Maximising profitability with FCC feeds from opportunity crudes

Case studies show how to achieve optimal monetisation value with opportunity feeds through operating strategies, innovative catalysts and technical stewardship.

Alexis Shackleford

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Article Summary

In today’s competitive refining landscape, refiners can take advantage of processing lower cost opportunity crudes to improve margins. Two very different types of crude may be available to refiners in North America. Light tight oil (LTO) crudes are typically light, sweet, paraffinic and have low residual content. Alternatively, heavy crudes such as oil sands derived crudes are sour, aromatic, and high in concarbon and contaminants. In the US, it is projected that by 2025 over 50% of the crude slate to refineries will be comprised of tight oils and Canadian imports.1 Whether the refinery chooses to operate with one or both types of feed, operation of the fluidised catalytic cracking (FCC) unit will encounter new challenges. Every situation is unique and requires a tailored catalyst solution.

Crude diversity
The term ‘opportunity crude’ was once used to describe contaminated or distressed cargoes. With increasing feedstock diversity in recent years, this term has become almost universally used to describe crudes such as unconventional oils, heavy crudes and high acid number crudes that can only be processed in limited quantities in most refineries. Opportunity crudes are purchased at a discount to marker crudes, presenting an advantage to those refiners that can feed a larger quantity of these challenging lower cost crudes to the refinery.

In North America, tight oils and oil sands represent significant amounts of opportunity crudes. LTO, also commonly referred to as shale oil, is oil produced from low permeability (for example, tight) rock formations. Canadian oil sand, also called tar sand, is a mixture of sand, water, clay and bitumen. Bitumen in its natural state is too viscous to transport via pipeline and is usually diluted to make diluted bitumen (or dilbit), and heavily upgraded before it enters a refinery. The amount of upgrading will determine the final crude properties.

Due to the drastically different nature of these crudes, the properties are usually at opposite ends of the spectrum. Tight oil crudes typically have high naphtha and middle distillate cuts, whereas oil sands have low naphtha and middle distillate fractions. Tight oils contain almost no vacuum resid, where oil sands contain high amounts of resid. The vacuum gas oil (VGO) properties of several crudes are compared in Table 1.2 The table compares two tight oils, Texas Shale and Bakken, with two oil sands, Wabasca and Cold Lake, to two conventional crudes, West Texas Intermediate (WTI) (light and sweet) and Maya (heavy and sour). The light API gravity and paraffinic nature of tight oil VGO cuts is similar to WTI and means it is easily converted to gasoline and lighter products. The tight oils contain low amounts of the typical contaminant metals nickel (Ni) and vanadium (V), but can contain higher amounts of calcium (Ca), sodium (Na) and iron (Fe) compared with WTI. The lower sulphur content of these feeds gives lower gasoline sulphur and SOx emissions. For oil sands, the degree of upgrading before the refinery will affect the quality of the feed. Oil sands that are not upgraded are highly aromatic with low API gravity. These feeds are difficult to convert to gasoline and lighter products. They contain high amounts of contaminants including Ni, V and Fe. The high amounts of concarbon and contaminants make these feeds high delta coke producing feeds. They also contain high sulphur, which makes it more difficult to meet environmental regulations.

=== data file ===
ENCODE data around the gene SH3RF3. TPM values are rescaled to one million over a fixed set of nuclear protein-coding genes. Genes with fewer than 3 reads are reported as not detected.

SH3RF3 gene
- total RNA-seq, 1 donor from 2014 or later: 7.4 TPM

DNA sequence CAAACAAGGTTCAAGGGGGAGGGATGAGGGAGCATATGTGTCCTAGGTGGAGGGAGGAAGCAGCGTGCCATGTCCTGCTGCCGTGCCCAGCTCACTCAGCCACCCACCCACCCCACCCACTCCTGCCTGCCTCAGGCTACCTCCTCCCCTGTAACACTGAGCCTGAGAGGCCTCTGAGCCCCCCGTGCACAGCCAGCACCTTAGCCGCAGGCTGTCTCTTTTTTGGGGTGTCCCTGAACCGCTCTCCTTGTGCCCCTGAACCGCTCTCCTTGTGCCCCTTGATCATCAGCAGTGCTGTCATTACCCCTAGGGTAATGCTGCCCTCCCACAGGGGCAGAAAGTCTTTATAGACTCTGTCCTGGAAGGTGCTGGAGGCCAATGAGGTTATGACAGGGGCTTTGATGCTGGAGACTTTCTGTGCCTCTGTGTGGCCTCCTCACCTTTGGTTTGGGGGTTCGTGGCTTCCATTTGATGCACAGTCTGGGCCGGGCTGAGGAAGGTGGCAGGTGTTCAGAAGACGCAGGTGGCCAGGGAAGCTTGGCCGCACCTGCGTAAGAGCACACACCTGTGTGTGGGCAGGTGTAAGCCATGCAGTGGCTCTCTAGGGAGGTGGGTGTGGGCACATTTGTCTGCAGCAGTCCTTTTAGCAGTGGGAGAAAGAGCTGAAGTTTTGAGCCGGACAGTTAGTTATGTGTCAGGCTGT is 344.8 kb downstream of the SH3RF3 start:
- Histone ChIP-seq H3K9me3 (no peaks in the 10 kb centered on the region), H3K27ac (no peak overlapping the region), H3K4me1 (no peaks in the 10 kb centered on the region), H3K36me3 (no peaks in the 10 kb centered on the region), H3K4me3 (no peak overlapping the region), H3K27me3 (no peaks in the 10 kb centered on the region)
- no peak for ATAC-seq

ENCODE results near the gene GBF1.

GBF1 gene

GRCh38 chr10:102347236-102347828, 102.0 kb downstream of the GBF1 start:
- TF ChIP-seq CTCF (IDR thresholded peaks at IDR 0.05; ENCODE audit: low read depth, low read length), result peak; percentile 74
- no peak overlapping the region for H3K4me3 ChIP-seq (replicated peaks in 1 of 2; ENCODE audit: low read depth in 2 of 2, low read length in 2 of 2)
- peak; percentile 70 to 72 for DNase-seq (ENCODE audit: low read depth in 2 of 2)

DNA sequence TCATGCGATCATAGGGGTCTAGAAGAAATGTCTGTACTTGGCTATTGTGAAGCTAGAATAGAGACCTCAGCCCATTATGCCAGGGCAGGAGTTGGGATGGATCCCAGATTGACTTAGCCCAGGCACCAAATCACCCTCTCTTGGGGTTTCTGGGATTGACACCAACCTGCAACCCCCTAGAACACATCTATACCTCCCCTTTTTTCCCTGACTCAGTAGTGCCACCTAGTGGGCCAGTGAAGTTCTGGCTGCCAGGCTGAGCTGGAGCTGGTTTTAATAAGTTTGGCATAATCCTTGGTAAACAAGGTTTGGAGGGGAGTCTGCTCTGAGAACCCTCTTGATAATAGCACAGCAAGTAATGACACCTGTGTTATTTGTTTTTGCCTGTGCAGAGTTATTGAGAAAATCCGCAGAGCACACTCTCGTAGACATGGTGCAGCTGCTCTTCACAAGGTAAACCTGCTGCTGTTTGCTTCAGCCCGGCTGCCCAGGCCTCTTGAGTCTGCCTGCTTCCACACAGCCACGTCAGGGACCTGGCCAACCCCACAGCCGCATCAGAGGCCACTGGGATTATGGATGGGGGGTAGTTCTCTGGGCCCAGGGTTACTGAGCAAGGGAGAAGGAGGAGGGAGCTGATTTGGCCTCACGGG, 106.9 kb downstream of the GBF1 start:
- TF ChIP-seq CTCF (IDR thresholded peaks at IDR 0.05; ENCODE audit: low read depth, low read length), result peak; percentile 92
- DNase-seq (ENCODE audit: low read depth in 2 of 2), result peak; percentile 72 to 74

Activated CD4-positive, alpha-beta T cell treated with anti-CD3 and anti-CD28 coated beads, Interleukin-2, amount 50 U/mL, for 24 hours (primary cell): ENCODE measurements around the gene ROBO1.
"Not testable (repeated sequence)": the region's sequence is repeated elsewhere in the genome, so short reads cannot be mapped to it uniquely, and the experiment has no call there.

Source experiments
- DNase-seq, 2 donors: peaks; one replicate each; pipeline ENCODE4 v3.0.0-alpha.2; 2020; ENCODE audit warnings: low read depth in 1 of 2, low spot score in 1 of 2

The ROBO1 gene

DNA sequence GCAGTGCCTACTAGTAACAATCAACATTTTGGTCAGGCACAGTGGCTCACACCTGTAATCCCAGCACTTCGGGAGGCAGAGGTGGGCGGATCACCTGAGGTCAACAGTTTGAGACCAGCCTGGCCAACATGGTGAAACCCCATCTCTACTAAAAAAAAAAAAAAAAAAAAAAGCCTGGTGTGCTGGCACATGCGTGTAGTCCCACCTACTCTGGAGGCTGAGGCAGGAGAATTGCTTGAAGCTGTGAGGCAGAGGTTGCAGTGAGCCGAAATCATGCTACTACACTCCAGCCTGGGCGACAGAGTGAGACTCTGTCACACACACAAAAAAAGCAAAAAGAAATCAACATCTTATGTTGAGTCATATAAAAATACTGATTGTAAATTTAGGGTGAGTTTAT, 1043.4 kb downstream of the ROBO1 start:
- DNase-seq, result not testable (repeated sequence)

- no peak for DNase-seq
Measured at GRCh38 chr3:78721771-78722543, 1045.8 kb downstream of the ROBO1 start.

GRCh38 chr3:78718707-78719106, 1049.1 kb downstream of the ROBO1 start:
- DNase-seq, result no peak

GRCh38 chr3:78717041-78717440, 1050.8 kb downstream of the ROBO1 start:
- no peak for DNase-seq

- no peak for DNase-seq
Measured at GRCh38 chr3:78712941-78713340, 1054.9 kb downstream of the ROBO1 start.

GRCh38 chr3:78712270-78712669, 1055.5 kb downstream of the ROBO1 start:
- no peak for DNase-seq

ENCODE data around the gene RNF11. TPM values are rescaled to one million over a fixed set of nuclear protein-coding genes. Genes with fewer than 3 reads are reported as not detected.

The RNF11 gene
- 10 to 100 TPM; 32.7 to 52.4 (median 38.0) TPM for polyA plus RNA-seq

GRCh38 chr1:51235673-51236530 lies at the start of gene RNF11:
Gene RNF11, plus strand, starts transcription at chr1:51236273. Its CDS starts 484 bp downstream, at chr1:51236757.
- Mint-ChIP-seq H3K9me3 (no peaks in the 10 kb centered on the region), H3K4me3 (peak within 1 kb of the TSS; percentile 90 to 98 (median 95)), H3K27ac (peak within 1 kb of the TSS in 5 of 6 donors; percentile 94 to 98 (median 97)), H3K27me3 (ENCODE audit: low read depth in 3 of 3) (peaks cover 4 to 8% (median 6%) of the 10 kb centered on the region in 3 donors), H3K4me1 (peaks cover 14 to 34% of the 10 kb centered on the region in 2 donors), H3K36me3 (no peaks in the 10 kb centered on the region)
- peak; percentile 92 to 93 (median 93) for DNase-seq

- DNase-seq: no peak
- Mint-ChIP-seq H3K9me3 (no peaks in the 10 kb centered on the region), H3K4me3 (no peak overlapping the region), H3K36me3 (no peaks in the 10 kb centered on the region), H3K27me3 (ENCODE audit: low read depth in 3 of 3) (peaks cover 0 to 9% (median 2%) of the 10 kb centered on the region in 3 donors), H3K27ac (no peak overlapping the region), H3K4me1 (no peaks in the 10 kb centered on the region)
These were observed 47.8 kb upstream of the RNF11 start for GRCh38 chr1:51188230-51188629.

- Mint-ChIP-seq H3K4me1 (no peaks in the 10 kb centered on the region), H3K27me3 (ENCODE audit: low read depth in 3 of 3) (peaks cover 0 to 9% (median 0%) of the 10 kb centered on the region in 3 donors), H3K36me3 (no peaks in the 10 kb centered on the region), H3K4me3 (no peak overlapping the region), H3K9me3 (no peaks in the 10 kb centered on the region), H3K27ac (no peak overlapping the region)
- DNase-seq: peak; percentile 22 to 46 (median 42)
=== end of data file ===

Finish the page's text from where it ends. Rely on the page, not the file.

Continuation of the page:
Operating with tight oils
When operating with tight oil feeds, refiners will have to deal with new challenges.3 The challenges facing FCC units processing these crudes are different depending on the specific unit operation. Some units need to manage high amounts of liquefied petroleum gas (LPG), maintaining a stable heat balance, higher alkali metals, increased Fe loadings, and reduced feed rates. In other units, the low VGO content of tight oil leads to a shortage of feed to the FCC unit. To keep the FCC unit fully utilised, refiners need to purchase VGO feedstock or introduce residue feedstock into the unit.